In a little yard cottage at the Vitagraph Studios in the Midwood section of Brooklyn, Mrs. Beta Breuil ran the company’s scenario department from 1910 until 1913. As the company’s first scenario editor and perhaps the first woman to assume this position in the United States, Breuil’s career was brief, but significant. Her name is attached to more than fifty produced scenarios, and she mentored several women scenario writers at the company. However, researching Breuil’s career presents problems, as she operated with at least five names: her maiden name, names from three marriages, and a nom de plume—Mrs. Beta Breuil—her professional identity.
Breuil’s venture into the film business and the work sphere seems to have been caused by financial necessity. Born into privilege in New York City in 1876 as Elizabeth Donner Van der Veer, Breuil was the daughter of a lawyer, educated at the Misses Graham’s School in New York City and the Misses Virgin’s School in Dresden, Germany (Leonard 125). In 1893, the New York Times printed a wedding announcement of her marriage to Frank M. Willard, a wealthy manufacturer. However, ten years after their wedding, the New York Times ran another article with the semi-scandalous headline “Death Prevented Divorce” (1). Here, we learn that Willard had died just before the couple’s divorce had been granted and that his family and insurance company were working to prevent her from getting the insurance money.
In 1903 she was remarried, this time to Hartmann Breuil, but was soon widowed for a second time in 1908. Her nom de plume thus stems from her last name from her second marriage and an abbreviation of her first name, Elizabeth. And so, it was as a two-time widow that she entered the business. A 1916 article in the Moving Picture World describes her path to Vitagraph: “Mrs. Breuil, after much travel throughout the world, had been thrown on her own resources at an age past thirty and had tried the stage before she sought and got the position of scenario writer for the Vitagraph Company. From that she rose to the position of editor and headed the department which she organized herself” (431). It remains unclear in what capacity Breuil was first hired, as the New York Times describes her first job with Vitagraph as an assistant, but she rose fast: “In four months she was at the head of the scenario work in their studio.” The same article asserts that Breuil had 192 produced scenarios to her name in 1912 (1913, SM4). Most accounts agree that Breuil’s rise to fame was quick, due to the enormous amount of work she completed in a very short amount of time. This massive work effort was also given as the reason for Breuil’s retirement from Vitagraph in 1913, after only three years at their service, when Marguerite Bertsch succeeded her (630). Participating in the contemporary discourse about the screenwriting profession, Breuil wrote a short article in the Moving Picture World in 1913 in which she refers to the development from what we today we call the early “cinema of attractions” (“the trick pictures, absurd chases and fairy spectacles”) towards narrative design (“a real basic plot—a logical, well-planned interest-holding story”) (482). This development is also reflected in Breuil’s own work.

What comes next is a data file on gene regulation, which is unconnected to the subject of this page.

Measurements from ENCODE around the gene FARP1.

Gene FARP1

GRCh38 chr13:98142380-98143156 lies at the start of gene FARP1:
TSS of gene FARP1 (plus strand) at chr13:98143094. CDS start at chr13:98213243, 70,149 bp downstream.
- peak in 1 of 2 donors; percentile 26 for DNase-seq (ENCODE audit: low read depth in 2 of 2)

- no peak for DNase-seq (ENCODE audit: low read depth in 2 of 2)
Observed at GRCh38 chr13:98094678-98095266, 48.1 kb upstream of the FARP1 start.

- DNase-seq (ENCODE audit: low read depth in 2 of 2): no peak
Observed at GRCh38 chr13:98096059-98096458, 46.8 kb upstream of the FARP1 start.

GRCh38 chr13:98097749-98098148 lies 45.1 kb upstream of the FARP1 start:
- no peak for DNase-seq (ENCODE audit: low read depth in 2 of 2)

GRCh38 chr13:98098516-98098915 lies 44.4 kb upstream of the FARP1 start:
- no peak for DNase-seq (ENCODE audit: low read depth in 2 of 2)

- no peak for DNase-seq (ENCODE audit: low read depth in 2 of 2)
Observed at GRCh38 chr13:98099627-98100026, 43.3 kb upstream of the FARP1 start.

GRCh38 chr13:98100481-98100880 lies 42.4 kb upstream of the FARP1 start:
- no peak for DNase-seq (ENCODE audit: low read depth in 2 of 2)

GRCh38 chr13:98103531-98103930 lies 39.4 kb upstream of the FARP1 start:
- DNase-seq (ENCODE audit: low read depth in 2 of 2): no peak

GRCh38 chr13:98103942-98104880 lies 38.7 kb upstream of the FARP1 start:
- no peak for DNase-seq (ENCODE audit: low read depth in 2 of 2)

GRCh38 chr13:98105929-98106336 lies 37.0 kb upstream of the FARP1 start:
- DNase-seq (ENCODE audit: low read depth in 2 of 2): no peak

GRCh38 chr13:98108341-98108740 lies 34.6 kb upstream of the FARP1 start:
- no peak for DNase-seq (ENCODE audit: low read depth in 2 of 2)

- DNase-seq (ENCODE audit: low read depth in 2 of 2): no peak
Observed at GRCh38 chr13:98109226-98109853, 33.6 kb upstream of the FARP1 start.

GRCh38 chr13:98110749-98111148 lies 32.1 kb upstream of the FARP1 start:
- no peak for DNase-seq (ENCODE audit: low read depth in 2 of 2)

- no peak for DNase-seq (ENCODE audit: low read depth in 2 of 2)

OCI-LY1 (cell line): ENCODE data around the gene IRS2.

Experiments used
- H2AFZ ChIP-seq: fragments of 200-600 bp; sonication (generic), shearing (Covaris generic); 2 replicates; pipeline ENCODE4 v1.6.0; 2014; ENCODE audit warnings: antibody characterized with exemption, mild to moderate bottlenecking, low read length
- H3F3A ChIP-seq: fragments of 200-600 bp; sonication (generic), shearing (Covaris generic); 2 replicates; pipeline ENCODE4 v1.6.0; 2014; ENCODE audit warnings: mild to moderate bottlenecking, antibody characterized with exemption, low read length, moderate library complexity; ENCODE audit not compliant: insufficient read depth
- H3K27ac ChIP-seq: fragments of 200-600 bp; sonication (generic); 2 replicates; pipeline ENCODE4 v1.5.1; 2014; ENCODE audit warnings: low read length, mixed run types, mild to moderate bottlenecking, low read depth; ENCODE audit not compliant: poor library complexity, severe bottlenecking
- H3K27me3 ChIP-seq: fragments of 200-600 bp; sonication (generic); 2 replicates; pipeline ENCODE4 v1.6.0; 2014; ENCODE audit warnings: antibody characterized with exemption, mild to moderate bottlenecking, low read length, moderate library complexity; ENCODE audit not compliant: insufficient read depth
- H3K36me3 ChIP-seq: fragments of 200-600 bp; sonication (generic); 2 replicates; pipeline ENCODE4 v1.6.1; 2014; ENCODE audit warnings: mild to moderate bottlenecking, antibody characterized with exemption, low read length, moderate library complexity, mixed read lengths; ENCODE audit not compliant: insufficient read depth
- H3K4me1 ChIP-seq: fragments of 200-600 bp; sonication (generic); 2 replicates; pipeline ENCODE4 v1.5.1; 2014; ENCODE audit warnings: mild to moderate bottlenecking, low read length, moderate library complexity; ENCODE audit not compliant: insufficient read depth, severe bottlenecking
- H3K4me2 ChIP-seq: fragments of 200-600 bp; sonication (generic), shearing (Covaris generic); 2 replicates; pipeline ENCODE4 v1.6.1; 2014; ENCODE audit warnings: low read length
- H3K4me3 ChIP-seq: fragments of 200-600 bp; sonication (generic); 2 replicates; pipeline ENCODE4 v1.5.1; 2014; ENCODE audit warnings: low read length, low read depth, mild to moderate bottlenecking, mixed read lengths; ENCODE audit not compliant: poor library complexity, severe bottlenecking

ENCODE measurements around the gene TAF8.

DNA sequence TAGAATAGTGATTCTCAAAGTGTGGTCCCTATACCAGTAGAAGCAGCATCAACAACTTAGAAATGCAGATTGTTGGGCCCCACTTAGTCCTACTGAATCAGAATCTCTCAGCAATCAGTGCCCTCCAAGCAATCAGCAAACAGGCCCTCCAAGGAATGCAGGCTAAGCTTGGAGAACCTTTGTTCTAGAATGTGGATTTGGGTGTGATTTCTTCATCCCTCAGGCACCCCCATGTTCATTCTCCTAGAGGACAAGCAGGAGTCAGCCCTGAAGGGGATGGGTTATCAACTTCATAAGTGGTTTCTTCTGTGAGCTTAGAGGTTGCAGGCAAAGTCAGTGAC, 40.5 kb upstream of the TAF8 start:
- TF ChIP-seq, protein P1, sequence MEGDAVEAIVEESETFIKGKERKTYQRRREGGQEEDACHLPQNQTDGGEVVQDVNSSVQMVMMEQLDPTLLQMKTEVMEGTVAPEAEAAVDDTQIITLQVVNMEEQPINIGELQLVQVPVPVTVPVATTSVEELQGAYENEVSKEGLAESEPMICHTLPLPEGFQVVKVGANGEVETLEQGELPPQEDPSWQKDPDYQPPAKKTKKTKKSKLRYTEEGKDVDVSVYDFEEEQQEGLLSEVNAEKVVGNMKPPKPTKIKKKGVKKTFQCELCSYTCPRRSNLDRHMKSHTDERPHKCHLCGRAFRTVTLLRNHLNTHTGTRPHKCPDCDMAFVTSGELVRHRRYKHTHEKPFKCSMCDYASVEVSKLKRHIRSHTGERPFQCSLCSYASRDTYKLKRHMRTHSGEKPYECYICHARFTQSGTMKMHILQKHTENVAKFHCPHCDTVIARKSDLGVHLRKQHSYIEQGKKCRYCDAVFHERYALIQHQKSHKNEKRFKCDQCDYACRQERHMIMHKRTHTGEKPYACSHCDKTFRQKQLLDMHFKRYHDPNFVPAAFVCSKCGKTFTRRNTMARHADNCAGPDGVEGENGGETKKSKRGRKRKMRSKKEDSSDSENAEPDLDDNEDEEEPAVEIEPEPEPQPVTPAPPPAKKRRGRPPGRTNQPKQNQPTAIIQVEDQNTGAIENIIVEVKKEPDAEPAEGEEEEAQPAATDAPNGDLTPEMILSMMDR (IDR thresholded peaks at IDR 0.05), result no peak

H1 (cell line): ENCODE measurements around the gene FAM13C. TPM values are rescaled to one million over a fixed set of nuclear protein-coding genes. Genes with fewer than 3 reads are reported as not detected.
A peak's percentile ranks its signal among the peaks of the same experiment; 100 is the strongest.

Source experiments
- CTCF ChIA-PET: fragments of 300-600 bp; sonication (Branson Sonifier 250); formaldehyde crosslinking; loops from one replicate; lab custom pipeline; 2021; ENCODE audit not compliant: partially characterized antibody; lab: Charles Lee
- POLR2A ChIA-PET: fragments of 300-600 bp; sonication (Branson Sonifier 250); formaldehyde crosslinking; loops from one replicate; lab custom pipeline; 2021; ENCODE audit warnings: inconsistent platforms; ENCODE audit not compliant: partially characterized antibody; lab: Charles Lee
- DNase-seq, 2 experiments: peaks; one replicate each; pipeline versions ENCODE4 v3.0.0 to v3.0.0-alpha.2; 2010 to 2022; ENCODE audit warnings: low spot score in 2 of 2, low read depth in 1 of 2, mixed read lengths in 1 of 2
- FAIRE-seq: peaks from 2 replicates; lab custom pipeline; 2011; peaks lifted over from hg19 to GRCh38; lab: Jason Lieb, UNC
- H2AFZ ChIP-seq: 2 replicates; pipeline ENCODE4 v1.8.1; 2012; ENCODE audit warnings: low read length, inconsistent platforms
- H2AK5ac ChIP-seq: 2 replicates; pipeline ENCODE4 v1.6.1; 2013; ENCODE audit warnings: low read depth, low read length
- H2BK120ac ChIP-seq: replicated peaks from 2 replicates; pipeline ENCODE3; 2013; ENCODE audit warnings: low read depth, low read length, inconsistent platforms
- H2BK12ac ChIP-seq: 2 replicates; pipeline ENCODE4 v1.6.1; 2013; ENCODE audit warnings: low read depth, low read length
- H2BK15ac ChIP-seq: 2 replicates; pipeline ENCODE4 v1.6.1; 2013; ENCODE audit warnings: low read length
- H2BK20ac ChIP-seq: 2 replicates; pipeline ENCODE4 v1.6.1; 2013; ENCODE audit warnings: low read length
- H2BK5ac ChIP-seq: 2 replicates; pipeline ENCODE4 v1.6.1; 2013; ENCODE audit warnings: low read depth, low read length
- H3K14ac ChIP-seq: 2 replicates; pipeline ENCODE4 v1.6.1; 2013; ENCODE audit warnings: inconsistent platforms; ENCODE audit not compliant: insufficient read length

Certainly, Breuil seems to have had an eye for talent, as she is credited with giving the aspiring young actress Norma Talmadge her breakthrough at Vitagraph, having been thoroughly impressed by her beauty (Spears 107). Talmadge’s first role as a contract actress at that company was also in a film written by Breuil, In Neighboring Kingdoms (1910). Apparently Talmadge had not impressed the director with her acting skills, but according to Spears, Breuil had persuaded J. Stuart Blackton—the company’s cofounder—to give her a second chance (110). Breuil also wrote the Belinda series for Norma Talmadge in the title role, including, all in 1913, Belinda, the Slavey; Sleuthing; and A Lady and Her Maid, of which only the latter is extant.
In a biography of her father, Marian Constance Blackton recalls that Breuil was also the person who, rather by chance, opened the doors for Larry Trimble and Jean the Vitagraph Dog. Blackton recounts how Larry Trimble had been “amiably, if absentmindedly, received by Breuil, assistant and only staff to the department’s nominal head, Rollin S. Sturgeon” (44). Trimble, who was researching an article, had gone to Vitagraph to do his research, when he had learned of Breuil’s problems with finding a dog who could take directions. Demonstrating his skills with dogs on the spot, having found a homeless dog on the studio lot, Trimble was invited to return with his border collie mix—Jean (46).